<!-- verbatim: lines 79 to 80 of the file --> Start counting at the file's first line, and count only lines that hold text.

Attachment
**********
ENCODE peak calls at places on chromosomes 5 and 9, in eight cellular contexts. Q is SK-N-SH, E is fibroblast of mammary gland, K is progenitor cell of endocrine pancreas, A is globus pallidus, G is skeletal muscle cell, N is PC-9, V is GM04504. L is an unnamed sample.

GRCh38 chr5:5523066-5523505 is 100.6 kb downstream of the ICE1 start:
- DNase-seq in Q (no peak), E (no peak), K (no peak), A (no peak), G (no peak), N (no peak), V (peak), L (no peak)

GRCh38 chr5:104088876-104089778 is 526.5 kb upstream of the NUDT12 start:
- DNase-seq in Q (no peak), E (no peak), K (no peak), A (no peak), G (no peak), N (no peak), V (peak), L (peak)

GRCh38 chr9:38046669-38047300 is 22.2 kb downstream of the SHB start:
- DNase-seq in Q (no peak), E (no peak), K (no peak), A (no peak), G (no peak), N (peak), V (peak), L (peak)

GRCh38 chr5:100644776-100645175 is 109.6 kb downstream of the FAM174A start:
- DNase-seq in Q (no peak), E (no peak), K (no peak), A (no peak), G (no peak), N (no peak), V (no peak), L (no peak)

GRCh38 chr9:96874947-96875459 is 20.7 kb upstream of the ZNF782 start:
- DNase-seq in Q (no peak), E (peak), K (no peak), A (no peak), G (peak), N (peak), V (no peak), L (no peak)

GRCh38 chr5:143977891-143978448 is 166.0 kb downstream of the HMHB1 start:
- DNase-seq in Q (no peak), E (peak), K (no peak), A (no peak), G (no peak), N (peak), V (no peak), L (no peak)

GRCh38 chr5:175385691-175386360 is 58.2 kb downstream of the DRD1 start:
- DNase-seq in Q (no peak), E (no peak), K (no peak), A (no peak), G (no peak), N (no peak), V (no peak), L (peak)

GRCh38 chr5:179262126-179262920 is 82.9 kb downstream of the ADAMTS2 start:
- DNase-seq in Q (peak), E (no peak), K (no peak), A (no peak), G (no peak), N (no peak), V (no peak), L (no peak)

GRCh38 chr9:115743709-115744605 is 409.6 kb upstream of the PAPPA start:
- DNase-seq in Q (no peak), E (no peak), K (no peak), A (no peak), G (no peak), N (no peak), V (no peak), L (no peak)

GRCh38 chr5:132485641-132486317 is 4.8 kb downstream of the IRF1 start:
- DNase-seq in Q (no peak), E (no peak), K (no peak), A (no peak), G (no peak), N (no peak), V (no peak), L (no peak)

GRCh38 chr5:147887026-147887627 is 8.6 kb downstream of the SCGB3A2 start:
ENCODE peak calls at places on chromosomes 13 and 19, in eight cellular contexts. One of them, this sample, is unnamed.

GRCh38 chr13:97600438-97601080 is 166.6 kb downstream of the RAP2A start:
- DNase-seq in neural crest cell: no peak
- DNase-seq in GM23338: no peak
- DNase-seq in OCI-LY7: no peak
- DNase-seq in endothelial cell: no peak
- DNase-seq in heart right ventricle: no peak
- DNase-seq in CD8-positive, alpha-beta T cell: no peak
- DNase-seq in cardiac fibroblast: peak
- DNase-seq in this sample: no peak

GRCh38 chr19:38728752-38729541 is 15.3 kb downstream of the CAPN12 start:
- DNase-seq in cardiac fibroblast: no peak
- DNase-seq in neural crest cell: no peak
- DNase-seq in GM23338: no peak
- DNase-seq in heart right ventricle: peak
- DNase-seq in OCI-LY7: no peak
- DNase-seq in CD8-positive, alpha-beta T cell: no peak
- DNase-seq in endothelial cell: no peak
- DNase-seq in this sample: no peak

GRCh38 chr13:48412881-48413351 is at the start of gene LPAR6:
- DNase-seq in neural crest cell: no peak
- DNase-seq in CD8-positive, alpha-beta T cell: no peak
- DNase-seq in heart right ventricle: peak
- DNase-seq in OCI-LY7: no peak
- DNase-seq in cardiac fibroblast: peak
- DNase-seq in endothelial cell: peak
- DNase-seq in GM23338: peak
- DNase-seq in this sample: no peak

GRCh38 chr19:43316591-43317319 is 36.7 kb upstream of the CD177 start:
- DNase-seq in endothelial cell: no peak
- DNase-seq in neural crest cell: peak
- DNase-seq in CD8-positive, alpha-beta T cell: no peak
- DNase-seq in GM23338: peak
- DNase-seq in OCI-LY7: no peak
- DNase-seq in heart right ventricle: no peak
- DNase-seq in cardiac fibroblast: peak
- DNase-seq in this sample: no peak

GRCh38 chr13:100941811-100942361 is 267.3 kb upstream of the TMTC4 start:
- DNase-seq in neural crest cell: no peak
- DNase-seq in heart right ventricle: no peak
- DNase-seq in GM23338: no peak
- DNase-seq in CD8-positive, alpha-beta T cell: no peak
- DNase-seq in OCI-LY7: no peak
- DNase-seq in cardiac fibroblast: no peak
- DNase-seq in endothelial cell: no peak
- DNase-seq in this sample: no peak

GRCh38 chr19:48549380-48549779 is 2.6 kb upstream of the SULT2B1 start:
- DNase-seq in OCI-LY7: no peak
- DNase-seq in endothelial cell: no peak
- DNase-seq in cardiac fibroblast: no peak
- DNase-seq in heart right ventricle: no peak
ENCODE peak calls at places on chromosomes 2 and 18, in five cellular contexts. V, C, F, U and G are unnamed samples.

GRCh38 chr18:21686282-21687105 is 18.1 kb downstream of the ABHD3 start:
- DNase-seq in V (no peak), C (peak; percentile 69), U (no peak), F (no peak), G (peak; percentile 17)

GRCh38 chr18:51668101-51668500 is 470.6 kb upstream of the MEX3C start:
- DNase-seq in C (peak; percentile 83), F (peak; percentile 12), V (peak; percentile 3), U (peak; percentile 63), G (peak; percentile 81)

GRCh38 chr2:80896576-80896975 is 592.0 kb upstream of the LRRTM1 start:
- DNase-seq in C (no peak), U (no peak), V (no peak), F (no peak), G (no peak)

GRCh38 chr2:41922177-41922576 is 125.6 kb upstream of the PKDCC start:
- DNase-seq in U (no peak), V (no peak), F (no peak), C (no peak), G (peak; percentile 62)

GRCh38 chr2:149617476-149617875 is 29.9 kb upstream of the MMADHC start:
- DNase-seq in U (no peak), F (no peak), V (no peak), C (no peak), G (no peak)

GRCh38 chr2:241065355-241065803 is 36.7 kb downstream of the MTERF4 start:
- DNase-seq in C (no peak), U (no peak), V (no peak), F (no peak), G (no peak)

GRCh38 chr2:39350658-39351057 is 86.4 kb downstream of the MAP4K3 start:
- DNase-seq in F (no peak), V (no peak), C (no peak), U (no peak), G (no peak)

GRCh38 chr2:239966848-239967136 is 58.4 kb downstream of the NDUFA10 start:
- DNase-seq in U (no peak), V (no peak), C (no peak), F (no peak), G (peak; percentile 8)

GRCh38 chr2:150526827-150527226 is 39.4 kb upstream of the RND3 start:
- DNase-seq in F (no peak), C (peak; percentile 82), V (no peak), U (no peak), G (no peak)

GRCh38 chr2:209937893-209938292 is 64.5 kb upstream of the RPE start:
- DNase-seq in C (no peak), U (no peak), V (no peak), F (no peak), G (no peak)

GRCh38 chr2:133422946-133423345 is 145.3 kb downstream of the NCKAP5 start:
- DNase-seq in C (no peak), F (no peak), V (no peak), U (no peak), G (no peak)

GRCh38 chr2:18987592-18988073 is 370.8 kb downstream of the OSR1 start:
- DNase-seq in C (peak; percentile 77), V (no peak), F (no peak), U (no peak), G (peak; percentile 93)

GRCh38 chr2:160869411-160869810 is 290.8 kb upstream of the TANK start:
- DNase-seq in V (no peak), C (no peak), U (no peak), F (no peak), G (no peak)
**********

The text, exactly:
GRCh38 chr2:80896576-80896975 is 592.0 kb upstream of the LRRTM1 start:
- DNase-seq in C (no peak), U (no peak), V (no peak), F (no peak), G (no peak)